by H.E. Dr. Han Seung-soo, President of the General Assembly of the United
Nations on the occasion of the African Summit Conference on Partnership
with the Private Sector for Financing Africa's growth through the New
Partnership for Africa's Development (NEPAD)
16 April 2002, Dakar, Senegal
Wade, Distinguished Heads of State and Government,
I am honoured to be present at the African Summit Conference on Partnership with the Private Sector for Financing Africa’s Growth through the New Partnership for Africa’s Development (NEPAD). First of all, I would like to express my deep appreciation to President Wade of the Republic of Senegal for hosting this Conference.
President Wade’s leadership and dedication in promoting the development of Africa and, in particular, his contribution to launching NEPAD as one of its founders are a source of encouragement not only for Africans, but also for the entire international community.
Upon assuming the Presidency of the 56th Session of the United Nations general Assembly last September, I set as one of my priorities the African development. To reinforce the importance of that agenda, I have chosen four West African states as the first countries that I visit officially as President of the United Nations General Assembly. After Ghana, Sierra Leone along with UNAMSIL and its field offices, and The Gambia, Senegal is the fourth and the last leg of my trip to this region. I would report back to the General Assembly what I have observed during my trip through West Africa.
Now, more than ever, the development of Africa constitutes one of the gravest challenges confronting the world. Nearly half of the people in sub-Saharan Africa live on less than one dollar per day. Africa’s average income per capita is lower than at the end of the 1960s, while the continent accounts for only 1.7 per cent of international trade. Increasingly, the consequences of this deteriorating situation are being felt not just by Africans, but also by the peoples and governments throughout the world.
Globalization has brought enormous opportunities and benefits through the expansion of markets, investment and information flows across national borders. However, increased marginalization of the least developed countries in the globalizing world, most of them in Africa, endangers the future of the global community.
At the UN Millennium Assembly, leaders of the world endorsed a set of international development targets. These include reducing by half the proportion of the world’s population living in poverty, provision of universal primary education and a two-thirds reduction in child mortality – all to be achieved by 2015. I believe that the Monterrey Consensus adopted at the International Conference on Financing for Development in Mexico last month added to a solid basis for pursuing these internationally agreed development targets.
At the Monterrey Conference, world leaders shared the view that both the rich and the poor countries should make common endeavours to eradicate poverty. Overwhelming support was expressed from the floor for NEPAD, which so clearly manifests the determination of African leaders to bring new hope and inspiration to the development of their continent through political and economic governance. As its name indicates, NEPAD aims to achieve its ambitious goals by forging partnerships–both among Africans themselves and between African states, the G-8 and the rest of the world.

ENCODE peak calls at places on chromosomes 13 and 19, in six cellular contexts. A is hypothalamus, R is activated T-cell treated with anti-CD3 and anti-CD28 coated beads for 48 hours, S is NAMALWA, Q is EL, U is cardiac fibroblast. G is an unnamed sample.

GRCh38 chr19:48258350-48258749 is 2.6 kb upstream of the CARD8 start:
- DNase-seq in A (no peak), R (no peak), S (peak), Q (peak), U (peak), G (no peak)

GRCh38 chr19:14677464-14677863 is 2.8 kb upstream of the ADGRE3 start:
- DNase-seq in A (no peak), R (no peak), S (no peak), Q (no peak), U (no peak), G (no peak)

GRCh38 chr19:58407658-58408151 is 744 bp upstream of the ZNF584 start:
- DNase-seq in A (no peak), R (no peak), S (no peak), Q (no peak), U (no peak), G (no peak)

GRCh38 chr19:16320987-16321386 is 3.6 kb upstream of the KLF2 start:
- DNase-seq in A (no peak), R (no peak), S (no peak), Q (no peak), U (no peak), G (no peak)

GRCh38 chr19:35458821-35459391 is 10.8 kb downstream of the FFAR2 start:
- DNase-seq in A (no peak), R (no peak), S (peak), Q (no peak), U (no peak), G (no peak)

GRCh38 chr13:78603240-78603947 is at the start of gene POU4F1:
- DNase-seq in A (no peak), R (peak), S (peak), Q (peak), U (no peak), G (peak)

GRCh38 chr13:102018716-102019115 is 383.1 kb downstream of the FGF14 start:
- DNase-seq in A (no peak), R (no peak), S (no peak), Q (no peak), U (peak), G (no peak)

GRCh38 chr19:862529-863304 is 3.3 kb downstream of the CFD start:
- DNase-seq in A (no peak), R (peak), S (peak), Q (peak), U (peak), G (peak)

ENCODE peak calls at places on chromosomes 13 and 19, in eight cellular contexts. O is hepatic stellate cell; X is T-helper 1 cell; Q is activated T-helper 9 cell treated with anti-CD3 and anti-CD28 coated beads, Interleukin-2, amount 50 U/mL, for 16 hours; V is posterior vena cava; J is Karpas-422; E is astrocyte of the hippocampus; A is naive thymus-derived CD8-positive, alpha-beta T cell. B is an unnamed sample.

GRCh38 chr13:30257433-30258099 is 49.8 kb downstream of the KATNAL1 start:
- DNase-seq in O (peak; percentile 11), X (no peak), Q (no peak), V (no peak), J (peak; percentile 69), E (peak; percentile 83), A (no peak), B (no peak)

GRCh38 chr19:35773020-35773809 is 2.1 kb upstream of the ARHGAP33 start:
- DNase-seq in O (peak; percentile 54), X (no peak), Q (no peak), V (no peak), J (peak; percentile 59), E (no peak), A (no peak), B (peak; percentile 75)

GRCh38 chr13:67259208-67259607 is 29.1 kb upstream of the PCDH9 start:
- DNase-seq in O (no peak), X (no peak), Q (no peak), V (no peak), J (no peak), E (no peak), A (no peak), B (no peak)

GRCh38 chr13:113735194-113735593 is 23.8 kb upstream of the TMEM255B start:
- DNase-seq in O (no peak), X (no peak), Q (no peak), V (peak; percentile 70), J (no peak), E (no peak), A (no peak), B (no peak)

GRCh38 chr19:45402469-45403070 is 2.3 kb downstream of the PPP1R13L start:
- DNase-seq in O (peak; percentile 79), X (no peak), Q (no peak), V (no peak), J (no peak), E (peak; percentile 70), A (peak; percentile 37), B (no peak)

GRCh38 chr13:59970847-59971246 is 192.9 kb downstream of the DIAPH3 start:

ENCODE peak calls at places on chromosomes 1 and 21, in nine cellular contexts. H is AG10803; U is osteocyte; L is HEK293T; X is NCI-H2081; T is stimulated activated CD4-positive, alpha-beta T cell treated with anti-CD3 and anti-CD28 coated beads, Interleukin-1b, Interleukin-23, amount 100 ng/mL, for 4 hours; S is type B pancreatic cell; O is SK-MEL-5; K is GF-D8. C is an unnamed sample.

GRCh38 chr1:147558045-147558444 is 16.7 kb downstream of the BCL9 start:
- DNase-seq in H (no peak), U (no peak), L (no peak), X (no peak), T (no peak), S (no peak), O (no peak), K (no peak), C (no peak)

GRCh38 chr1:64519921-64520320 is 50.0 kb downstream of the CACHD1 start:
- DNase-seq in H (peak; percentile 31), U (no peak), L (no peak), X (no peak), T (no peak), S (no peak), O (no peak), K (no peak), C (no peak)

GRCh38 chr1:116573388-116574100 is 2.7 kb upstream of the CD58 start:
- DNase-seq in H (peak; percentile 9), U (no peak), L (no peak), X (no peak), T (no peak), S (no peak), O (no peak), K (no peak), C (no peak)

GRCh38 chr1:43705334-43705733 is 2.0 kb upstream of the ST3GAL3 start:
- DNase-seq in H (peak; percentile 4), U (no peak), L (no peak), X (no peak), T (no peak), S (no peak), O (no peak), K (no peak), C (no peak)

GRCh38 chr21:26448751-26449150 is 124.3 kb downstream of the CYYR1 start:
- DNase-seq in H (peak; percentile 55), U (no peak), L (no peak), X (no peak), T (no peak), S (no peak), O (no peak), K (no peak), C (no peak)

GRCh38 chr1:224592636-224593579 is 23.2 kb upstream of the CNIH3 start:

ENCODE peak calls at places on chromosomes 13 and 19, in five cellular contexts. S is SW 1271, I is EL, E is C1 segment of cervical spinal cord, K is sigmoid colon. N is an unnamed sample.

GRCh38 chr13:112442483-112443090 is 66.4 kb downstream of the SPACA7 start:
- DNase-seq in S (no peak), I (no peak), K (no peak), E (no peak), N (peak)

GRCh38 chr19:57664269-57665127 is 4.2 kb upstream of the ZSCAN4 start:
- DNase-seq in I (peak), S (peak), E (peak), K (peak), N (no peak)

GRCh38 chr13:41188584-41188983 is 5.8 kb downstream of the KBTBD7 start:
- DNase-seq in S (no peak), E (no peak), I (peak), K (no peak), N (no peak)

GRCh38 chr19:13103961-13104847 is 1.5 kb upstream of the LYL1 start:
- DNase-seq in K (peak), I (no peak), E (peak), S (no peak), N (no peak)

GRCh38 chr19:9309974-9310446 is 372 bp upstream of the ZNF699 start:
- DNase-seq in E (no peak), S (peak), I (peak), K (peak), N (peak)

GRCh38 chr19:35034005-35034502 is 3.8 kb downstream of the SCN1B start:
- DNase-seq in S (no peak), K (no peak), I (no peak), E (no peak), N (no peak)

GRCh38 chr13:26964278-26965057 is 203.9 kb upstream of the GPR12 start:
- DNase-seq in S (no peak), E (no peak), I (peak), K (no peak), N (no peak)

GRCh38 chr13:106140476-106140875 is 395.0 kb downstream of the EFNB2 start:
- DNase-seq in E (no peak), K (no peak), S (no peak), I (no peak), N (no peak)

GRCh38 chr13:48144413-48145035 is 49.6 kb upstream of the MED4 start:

I am very pleased to report to you that many participating countries at the Monterrey Conference encouraged and supported the early implementation of NEPAD. I believe that the acronym NEPAD is now becoming a watchword of regional development.
Drawing on my own experience as Korea’s Minister of Trade and Industry, Minister of Finance and Economy and, most recently, as Minister of Foreign Affairs and Trade, and more importantly, from the experience of Korea’s economic development, Ilaid out three preconditions, in my opening remarks in Monterrey, for any country to achieve rapid and sustainable economic development. They are; first, access to financial resources, domestic or external; second, the necessary human capacity to efficiently absorb those resources; and, third,appropriateintangible infrastructure such as a free market, good governance, sound macroeconomic policies, a strong anti-corruption ethic, and transparently applied rule of law. In particular, these elements of intangible infrastructure are crucial in attracting foreign direct investment and other private capital flows into developing countries.
One of the major reasons for my optimism regarding NEPAD is that it incorporates all of these preconditions in its strategy for development. African states can begin to implement the ideals of NEPAD by formulating proper national development strategies and by establishing an appropriate mechanism to monitor and review the progress in human rights, political and economic governance, among others.
There is a growing awareness that the future of African development will have a profound impact – economically, socially, and politically – on the future of humanity. We all know that in the age of globalization the fate of all the world’s peoples is inextricably interlinked with that of the people of Africa. I would like to call upon all countries, both developed and developing, the private sector, NGOs, and civil society to combine their efforts to bring hope and development to Africa.
When the ideals conceived by the initiators of the NEPAD come into reality, both Africans and Non-Africans will be able to share a genuine common prosperity and sustainable development.
Toward that goal, we have to work together closely.